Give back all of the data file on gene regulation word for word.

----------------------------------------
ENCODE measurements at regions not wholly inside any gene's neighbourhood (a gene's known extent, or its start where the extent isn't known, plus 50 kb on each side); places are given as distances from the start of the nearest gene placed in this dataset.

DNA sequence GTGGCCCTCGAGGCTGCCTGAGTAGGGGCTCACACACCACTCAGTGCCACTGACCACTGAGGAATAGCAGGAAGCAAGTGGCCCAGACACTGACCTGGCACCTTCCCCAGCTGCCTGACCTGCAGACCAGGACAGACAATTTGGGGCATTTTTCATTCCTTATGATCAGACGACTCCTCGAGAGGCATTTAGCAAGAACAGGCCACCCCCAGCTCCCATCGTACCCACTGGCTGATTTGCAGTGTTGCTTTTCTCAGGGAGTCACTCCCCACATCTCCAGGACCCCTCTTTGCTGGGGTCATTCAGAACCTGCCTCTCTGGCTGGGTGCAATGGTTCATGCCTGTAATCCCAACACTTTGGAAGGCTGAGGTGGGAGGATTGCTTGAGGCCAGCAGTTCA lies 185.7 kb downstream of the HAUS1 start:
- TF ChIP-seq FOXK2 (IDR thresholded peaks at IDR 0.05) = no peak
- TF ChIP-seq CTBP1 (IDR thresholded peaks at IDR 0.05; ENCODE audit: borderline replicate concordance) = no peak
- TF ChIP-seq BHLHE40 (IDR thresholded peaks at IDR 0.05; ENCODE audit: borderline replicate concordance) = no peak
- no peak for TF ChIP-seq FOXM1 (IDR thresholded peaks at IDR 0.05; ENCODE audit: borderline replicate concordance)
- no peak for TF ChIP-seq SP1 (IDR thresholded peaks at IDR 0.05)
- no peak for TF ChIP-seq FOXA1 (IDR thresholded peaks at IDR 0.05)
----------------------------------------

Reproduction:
ENCODE measurements at regions not wholly inside any gene's neighbourhood (a gene's known extent, or its start where the extent isn't known, plus 50 kb on each side); places are given as distances from the start of the nearest gene placed in this dataset.

DNA sequence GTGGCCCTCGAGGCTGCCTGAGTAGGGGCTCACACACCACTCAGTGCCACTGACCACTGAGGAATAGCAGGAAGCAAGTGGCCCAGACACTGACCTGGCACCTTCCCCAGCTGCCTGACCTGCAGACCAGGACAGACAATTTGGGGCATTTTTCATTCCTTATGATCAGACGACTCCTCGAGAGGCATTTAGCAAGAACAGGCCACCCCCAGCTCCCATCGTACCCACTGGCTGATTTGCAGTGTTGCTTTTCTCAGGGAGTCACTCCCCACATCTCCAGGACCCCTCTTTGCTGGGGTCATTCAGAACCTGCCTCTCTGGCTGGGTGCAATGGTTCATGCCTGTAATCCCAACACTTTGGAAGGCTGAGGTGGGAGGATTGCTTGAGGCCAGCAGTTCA lies 185.7 kb downstream of the HAUS1 start:
- TF ChIP-seq FOXK2 (IDR thresholded peaks at IDR 0.05) = no peak
- TF ChIP-seq CTBP1 (IDR thresholded peaks at IDR 0.05; ENCODE audit: borderline replicate concordance) = no peak
- TF ChIP-seq BHLHE40 (IDR thresholded peaks at IDR 0.05; ENCODE audit: borderline replicate concordance) = no peak
- no peak for TF ChIP-seq FOXM1 (IDR thresholded peaks at IDR 0.05; ENCODE audit: borderline replicate concordance)
- no peak for TF ChIP-seq SP1 (IDR thresholded peaks at IDR 0.05)
- no peak for TF ChIP-seq FOXA1 (IDR thresholded peaks at IDR 0.05)